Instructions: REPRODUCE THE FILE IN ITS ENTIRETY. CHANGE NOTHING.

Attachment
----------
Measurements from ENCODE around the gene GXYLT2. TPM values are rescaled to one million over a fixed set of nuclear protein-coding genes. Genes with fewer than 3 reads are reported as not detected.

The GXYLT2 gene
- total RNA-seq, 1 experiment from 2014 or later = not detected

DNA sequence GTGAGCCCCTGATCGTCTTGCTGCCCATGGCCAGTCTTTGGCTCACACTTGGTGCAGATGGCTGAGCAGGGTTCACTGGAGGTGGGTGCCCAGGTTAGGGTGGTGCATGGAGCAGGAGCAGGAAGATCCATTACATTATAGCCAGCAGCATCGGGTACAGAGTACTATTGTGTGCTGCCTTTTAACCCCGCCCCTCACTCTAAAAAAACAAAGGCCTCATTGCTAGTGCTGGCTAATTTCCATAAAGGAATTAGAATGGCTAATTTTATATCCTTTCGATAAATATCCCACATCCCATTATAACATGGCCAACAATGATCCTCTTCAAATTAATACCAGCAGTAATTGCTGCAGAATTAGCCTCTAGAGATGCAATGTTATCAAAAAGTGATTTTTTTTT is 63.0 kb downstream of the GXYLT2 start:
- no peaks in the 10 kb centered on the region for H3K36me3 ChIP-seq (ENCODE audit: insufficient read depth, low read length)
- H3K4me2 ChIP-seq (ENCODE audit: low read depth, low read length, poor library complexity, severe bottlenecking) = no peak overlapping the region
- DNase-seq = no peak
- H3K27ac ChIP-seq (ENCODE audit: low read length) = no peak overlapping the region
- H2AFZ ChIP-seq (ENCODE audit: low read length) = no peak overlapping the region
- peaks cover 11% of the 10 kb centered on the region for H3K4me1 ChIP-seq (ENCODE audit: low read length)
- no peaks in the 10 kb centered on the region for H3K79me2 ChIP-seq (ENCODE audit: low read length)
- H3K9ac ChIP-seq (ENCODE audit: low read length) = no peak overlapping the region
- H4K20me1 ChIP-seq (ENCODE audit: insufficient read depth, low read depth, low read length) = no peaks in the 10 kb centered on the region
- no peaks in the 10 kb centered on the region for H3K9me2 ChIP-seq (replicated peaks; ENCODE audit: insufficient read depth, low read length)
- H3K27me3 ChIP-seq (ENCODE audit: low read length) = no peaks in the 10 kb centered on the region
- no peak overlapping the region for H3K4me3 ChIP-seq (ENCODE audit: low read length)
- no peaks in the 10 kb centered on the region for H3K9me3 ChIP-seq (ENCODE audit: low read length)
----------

Measurements from ENCODE around the gene GXYLT2. TPM values are rescaled to one million over a fixed set of nuclear protein-coding genes. Genes with fewer than 3 reads are reported as not detected.

The GXYLT2 gene
- total RNA-seq, 1 experiment from 2014 or later = not detected

DNA sequence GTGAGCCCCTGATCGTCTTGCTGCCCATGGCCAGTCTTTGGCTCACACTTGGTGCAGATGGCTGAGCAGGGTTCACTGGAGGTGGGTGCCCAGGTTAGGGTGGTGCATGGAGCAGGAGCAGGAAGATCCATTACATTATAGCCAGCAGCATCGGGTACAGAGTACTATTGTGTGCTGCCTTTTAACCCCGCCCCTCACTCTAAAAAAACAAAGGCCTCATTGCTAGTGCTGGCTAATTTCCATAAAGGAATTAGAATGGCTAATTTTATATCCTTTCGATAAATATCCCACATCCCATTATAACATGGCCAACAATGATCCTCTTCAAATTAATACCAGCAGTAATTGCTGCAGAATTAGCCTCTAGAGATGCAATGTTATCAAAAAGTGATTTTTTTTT is 63.0 kb downstream of the GXYLT2 start:
- no peaks in the 10 kb centered on the region for H3K36me3 ChIP-seq (ENCODE audit: insufficient read depth, low read length)
- H3K4me2 ChIP-seq (ENCODE audit: low read depth, low read length, poor library complexity, severe bottlenecking) = no peak overlapping the region
- DNase-seq = no peak
- H3K27ac ChIP-seq (ENCODE audit: low read length) = no peak overlapping the region
- H2AFZ ChIP-seq (ENCODE audit: low read length) = no peak overlapping the region
- peaks cover 11% of the 10 kb centered on the region for H3K4me1 ChIP-seq (ENCODE audit: low read length)
- no peaks in the 10 kb centered on the region for H3K79me2 ChIP-seq (ENCODE audit: low read length)
- H3K9ac ChIP-seq (ENCODE audit: low read length) = no peak overlapping the region
- H4K20me1 ChIP-seq (ENCODE audit: insufficient read depth, low read depth, low read length) = no peaks in the 10 kb centered on the region
- no peaks in the 10 kb centered on the region for H3K9me2 ChIP-seq (replicated peaks; ENCODE audit: insufficient read depth, low read length)
- H3K27me3 ChIP-seq (ENCODE audit: low read length) = no peaks in the 10 kb centered on the region
- no peak overlapping the region for H3K4me3 ChIP-seq (ENCODE audit: low read length)
- no peaks in the 10 kb centered on the region for H3K9me3 ChIP-seq (ENCODE audit: low read length)